Dangers Associated With the Welding Profession

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With construction accidents on the rise over the last few decades, the U.S. Department of Labor (DOL) specifically focused on those in the welding sub-profession of construction to find an alarming increase in accidents and death among welders. According to the DOL, from 1992 to 2001, the death rate of a welder increased by 68 percent of all construction workers represented.

If an employee currently works, previously worked, or is in an area where industrial welding is being performed, chances are the employee was exposed to welding rod fumes. Recent medical research suggests that exposure to welding fumes may lead many health problems, including two serious illnesses, Parkinson’s disease and Manganism. There are many court cases pending regarding this exposure, the hazards involved and the health impact on employees.

For example, in early September 2005 a Mississippi shipyard worker who claimed his neurological problems were caused by inhaling fumes from welding rods concluded his lawsuit by settling with the final two welding company defendants in his case. The worker’s lawsuit against the two welding manufacturers was scheduled for trial the following week. The lawsuit was settled for more than one million dollars.

As stated, the two diseases most commonly reported in medical research from the exposure to welding fumes are Manganism and Parkinson’s disease. A description of each of these diseases follows:

* Manganism, also known as secondary Parkinsonism, is a condition that develops when excessive levels of manganese injure that portion of the brain that controls body movements. Symptoms of this condition include fatigue, headache, slow or slurred speech, poor memory, impaired balance and tremors, delusions and hallucinations, disorientation and/or difficulty walking.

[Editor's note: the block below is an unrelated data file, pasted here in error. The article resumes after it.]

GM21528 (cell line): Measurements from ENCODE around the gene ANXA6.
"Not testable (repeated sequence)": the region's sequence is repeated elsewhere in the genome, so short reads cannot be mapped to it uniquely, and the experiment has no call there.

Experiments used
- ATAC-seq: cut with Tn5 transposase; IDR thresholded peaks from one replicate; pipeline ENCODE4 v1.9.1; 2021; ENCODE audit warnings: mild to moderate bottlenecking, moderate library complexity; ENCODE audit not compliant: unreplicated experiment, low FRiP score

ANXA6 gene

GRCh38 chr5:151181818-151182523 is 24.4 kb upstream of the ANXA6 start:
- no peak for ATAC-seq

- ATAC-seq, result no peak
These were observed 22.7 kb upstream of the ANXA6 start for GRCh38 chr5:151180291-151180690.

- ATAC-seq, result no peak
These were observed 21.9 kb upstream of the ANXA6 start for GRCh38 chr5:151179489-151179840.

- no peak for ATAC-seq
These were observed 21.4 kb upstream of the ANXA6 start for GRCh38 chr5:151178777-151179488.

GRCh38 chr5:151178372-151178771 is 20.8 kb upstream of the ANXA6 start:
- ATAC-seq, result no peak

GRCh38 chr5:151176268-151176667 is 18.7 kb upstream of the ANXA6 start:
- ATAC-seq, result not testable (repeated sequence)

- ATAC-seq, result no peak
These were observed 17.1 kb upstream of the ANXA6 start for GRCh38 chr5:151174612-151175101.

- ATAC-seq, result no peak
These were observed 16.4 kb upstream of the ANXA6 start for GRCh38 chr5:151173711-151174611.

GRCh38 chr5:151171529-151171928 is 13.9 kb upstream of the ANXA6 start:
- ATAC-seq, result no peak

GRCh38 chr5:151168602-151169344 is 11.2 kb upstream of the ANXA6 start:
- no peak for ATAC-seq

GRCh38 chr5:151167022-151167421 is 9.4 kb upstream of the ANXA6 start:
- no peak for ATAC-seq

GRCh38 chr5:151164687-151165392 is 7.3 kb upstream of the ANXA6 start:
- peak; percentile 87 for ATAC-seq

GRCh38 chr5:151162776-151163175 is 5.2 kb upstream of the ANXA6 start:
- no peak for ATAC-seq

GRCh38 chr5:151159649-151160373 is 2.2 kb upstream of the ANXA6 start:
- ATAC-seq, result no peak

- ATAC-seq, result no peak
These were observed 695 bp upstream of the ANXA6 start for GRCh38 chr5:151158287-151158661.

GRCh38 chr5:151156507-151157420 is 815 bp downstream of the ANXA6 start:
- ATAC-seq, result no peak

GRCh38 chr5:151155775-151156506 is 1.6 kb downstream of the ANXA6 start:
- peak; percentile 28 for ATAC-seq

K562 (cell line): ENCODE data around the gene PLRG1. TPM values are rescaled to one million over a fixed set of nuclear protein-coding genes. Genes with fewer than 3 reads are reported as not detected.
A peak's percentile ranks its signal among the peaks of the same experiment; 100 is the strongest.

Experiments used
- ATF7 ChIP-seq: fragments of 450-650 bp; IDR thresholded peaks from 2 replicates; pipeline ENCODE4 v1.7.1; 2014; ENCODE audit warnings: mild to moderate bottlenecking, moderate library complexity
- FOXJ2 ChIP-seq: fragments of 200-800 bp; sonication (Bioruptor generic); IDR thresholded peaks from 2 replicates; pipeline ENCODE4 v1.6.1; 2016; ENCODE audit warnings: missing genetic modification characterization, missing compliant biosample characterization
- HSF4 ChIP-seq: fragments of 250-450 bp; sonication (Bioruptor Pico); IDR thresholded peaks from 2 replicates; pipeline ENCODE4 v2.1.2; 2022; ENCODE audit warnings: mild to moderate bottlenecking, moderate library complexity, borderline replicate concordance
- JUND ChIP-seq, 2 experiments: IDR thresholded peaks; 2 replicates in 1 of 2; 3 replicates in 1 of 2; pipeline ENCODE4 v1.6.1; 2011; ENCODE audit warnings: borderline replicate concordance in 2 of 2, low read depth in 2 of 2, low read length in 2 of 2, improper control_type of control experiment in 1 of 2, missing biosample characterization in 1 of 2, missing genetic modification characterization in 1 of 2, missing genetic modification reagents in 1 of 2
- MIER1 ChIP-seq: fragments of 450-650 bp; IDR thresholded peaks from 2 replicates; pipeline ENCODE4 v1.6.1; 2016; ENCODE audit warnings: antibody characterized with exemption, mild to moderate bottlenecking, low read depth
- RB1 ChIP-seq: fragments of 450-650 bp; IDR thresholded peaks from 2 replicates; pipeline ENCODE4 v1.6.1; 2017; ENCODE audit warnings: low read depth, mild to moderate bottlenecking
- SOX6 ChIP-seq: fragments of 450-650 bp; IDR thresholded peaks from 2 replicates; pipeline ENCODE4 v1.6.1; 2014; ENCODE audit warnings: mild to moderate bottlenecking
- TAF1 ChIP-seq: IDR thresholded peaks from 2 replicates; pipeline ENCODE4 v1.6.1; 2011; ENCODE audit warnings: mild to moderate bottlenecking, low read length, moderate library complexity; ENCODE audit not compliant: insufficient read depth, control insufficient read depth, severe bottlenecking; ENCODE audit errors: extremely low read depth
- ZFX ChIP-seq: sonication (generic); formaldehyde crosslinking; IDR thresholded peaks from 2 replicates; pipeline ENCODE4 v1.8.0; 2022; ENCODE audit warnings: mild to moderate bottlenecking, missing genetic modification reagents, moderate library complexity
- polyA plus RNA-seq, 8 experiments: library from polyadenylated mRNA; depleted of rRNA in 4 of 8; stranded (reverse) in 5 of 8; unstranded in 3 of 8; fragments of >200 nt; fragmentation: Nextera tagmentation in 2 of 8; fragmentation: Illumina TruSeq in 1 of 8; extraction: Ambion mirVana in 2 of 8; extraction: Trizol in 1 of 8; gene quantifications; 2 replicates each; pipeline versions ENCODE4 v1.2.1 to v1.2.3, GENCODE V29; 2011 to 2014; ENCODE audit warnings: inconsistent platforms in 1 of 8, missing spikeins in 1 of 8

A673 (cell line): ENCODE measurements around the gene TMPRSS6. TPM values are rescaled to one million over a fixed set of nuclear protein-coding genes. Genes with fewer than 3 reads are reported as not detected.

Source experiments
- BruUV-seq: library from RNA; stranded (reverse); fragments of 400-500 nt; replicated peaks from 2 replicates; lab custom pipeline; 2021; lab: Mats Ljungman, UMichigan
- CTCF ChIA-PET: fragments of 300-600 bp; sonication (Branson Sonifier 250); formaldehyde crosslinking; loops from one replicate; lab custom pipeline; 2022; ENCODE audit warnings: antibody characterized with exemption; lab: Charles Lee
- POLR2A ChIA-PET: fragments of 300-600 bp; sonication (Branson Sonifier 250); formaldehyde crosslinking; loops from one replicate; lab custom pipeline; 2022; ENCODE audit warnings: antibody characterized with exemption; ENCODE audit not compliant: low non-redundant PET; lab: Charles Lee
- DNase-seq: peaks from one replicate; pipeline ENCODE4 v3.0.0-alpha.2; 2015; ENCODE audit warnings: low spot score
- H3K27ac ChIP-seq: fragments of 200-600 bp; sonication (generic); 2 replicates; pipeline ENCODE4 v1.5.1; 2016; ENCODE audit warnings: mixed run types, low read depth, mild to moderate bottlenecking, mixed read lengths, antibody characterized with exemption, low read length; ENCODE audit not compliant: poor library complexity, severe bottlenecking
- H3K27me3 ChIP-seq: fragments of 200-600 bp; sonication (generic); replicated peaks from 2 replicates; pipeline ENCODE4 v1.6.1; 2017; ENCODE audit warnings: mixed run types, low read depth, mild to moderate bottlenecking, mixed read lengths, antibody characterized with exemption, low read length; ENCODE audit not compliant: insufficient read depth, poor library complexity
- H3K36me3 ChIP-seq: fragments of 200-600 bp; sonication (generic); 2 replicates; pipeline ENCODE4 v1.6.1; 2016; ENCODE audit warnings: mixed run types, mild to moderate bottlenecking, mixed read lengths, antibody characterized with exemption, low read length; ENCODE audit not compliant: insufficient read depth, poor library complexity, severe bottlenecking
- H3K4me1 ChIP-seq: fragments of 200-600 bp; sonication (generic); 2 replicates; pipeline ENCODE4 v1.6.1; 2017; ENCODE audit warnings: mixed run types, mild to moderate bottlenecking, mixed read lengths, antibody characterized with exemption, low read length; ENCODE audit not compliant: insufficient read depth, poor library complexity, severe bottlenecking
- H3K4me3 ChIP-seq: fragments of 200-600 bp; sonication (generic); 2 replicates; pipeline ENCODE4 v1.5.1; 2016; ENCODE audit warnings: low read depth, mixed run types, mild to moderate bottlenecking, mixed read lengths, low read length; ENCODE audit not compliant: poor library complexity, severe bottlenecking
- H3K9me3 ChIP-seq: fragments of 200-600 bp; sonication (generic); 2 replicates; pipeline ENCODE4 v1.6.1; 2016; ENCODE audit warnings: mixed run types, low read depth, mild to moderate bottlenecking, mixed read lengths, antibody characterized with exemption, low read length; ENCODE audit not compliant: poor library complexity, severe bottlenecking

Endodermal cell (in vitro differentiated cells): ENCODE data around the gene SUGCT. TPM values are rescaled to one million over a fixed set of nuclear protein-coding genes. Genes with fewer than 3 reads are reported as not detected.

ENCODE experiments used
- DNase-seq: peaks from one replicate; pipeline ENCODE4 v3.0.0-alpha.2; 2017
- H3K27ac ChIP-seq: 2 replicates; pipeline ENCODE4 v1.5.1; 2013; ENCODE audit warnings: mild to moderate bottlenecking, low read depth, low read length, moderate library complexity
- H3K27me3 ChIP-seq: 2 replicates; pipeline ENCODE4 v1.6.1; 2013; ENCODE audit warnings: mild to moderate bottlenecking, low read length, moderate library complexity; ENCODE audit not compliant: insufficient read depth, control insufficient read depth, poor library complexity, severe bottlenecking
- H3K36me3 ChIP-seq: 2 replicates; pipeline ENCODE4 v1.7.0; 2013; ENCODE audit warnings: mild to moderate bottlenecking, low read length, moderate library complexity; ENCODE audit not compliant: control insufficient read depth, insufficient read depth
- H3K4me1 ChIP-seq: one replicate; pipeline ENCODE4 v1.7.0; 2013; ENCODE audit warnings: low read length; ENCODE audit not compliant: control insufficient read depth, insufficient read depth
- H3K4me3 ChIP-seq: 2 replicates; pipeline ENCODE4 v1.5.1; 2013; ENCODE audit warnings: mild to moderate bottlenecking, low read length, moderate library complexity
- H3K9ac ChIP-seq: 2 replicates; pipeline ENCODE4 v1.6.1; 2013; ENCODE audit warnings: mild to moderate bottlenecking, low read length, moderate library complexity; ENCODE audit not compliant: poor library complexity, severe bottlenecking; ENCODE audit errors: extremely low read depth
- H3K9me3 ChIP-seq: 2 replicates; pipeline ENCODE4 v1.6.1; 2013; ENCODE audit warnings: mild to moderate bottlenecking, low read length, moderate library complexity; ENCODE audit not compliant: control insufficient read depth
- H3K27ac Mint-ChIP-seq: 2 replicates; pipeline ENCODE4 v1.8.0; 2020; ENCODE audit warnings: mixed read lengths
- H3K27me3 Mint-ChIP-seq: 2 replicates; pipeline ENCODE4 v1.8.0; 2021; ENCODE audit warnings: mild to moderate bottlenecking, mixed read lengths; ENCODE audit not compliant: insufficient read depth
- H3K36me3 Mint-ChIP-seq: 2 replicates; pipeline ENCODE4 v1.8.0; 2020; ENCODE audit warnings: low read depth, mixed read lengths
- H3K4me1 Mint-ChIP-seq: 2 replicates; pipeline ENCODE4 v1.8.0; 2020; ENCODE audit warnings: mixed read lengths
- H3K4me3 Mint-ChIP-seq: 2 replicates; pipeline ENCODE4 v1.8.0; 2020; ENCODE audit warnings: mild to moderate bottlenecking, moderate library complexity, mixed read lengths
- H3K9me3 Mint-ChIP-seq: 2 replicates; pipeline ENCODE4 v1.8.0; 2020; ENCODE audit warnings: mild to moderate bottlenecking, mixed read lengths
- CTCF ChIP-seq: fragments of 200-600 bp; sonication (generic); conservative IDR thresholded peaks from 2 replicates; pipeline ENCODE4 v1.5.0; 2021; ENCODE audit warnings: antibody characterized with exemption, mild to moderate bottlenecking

* In addition to Manganism, recent studies have found that exposure to manganese fumes is associated with the early onset of Parkinson’s disease. In fact, research conducted at the Washington University School of Medicine found that welders developed symptoms of Parkinson’s disease an average of 15 years earlier than the general population.

Many motor system disorders are caused by the decrease and eventual loss of brain cells that produce dopamine, which is imperative to the body. Of these diseases, Parkinson’s is classified with these disorders. Of the four main symptoms of the illness is a seizure or tremble like movement that often occurs in the face and appendages including legs, hands and arms; rigidity, or stiffness of the limbs and trunk; slowness of movement; and balance as well as poor or wavering posture and coordination are among the other symptoms. As these symptoms become more pronounced, patients may have difficulty walking, talking, or completing other simple tasks. Early symptoms of the disease are subtle and occur gradually. Other symptoms may include depression and other emotional changes; difficulty in swallowing, chewing, and speaking; urinary problems or constipation; skin problems; and sleep disruptions.

It is advisable that legal consultation is sought out by those who have been or currently are working as a welder or for those who may have been in the area where welding has occurred. It is necessary to study work history records and evaluate medical records to determine whether there may be a valid claim against the manufacturers. It is advisable to contact a welding injury law firm as soon as possible because there is a statute of limitations on some claims.